Newcastle urges fans to not to wear ‘Middle East-inspired head coverings’ at matches

Newcastle urge fans to STOP wearing ‘traditional Arabic clothing or head coverings’ at matches ‘if they wouldn’t normally’ after dozens donned home-made keffiyehs to pay tribute to new owners

  • Newcastle supporters have been donning home-made head-dresses recently
  • The gesture is a misguided celebration of the club’s new Saudi-led ownership
  • Club have now asked fans to refrain from wearing the traditional Arabic clothing’











Newcastle have asked fans celebrating the club’s Saudi-backed takeover not to wear Arab-style clothing for matches in case it causes offence to others.

Dozens of supporters donned home-made head-dresses for the Public Investment Fund’s first game in charge against Tottenham at St James Park on Sunday, creating a spectacle that dismayed anti-racism group Kick It Out and influential FA figures.

And now Newcastle themselves have urged fans to not don the home-made keffiyehs for future games.

Newcastle ask fans not to wear Arab-style clothing for matches in case it causes offence

A club statement said: ‘Newcastle United is kindly asking supporters to refrain from wearing traditional Arabic clothing or Middle East-inspired head coverings at matches if they would not ordinarily wear such attire. 

‘A number of supporters have recently attended St. James’ Park wearing associated head coverings and robes, marking the takeover of the club by the Public Investment Fund (PIF), PCP Capital Partners and RB Sports & Media. 

‘No-one among the new ownership group was in any way offended by the attire of the fans who chose to celebrate in this way. It was a gesture that was acknowledged as positive and welcoming in its intent. 

‘However, there remains the possibility that dressing this way is culturally inappropriate and risks causing offence to others.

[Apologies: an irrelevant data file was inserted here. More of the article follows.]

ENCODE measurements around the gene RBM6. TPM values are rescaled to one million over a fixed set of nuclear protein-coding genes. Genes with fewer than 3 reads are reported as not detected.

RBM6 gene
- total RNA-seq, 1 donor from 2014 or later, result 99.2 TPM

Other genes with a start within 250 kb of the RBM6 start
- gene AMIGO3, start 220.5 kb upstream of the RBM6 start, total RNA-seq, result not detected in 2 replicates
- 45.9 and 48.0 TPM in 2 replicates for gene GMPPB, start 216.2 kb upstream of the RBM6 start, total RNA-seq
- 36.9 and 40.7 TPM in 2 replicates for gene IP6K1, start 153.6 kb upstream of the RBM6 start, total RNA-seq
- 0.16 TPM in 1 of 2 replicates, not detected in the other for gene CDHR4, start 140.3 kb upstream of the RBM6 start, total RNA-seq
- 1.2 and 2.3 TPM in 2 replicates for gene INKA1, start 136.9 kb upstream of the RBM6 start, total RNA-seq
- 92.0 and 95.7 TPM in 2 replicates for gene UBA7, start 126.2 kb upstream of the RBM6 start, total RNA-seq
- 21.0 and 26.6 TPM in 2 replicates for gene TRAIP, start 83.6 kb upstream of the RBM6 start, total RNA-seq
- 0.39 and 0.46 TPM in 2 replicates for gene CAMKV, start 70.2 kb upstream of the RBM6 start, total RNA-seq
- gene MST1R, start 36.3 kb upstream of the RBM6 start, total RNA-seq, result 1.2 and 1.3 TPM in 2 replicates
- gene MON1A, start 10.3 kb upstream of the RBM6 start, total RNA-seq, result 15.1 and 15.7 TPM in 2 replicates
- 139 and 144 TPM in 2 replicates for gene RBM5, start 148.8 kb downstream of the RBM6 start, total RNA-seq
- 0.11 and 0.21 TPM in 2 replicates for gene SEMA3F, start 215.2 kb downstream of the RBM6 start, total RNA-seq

Magpies supporters have been making the gesture to celebrate the new Saudi-led ownership

Magpies supporters have been making the gesture to celebrate the new Saudi-led ownership

‘All visitors to the club are, as always, encouraged to wear whatever is the norm for their own culture or religion, continuing to reflect the broad and rich multicultural communities and groups from which the club proudly draws its support.’

Pictures of fans wearing the home-made head-dresses saw Kick It Out urge supporters to ditch the ‘culturally insensitive’ Saudi Arabia ‘fancy dress’ shortly after their 3-2 defeat by Tottenham at the weekend. 

Kick It Out spent Monday collating reports of anti-discriminatory behaviour from the weekend’s fixtures as they do every Monday, before contacting the club about the issue. 

Sportsmail has learned the equality and inclusion group are likely to offer education workshops in Newcastle to fans to explain how wearing tea towels in an attempt to impersonate Arabs could be considered racist, offensive, or culturally insensitive.

Senior figures at the FA are also concerned by the situation, and may become involved if it is not dealt with by the club. 

Anti-racism group Kick It Out want the club to educate fans on how it may cause offence

Anti-racism group Kick It Out want the club to educate fans on how it may cause offence

The sight of many members of the Toon Army wearing tea towels was particularly jarring as it took place at the Premier League’s No Room for Racism campaign, which will run over the next fortnight with fans being asked to challenge and report any incidents of discrimination.

The issue of cultural appropriation has become a major talking point in UK sport this season.

Premiership rugby club Wasps called for a nationwide ban on the wearing of Native American headdresses by Exeter Chiefs fans earlier this month. 

Exeter are refusing to drop the Chiefs moniker despite major American franchises undergoing rebrands, including the Washington Redskins and Cleveland Indians.

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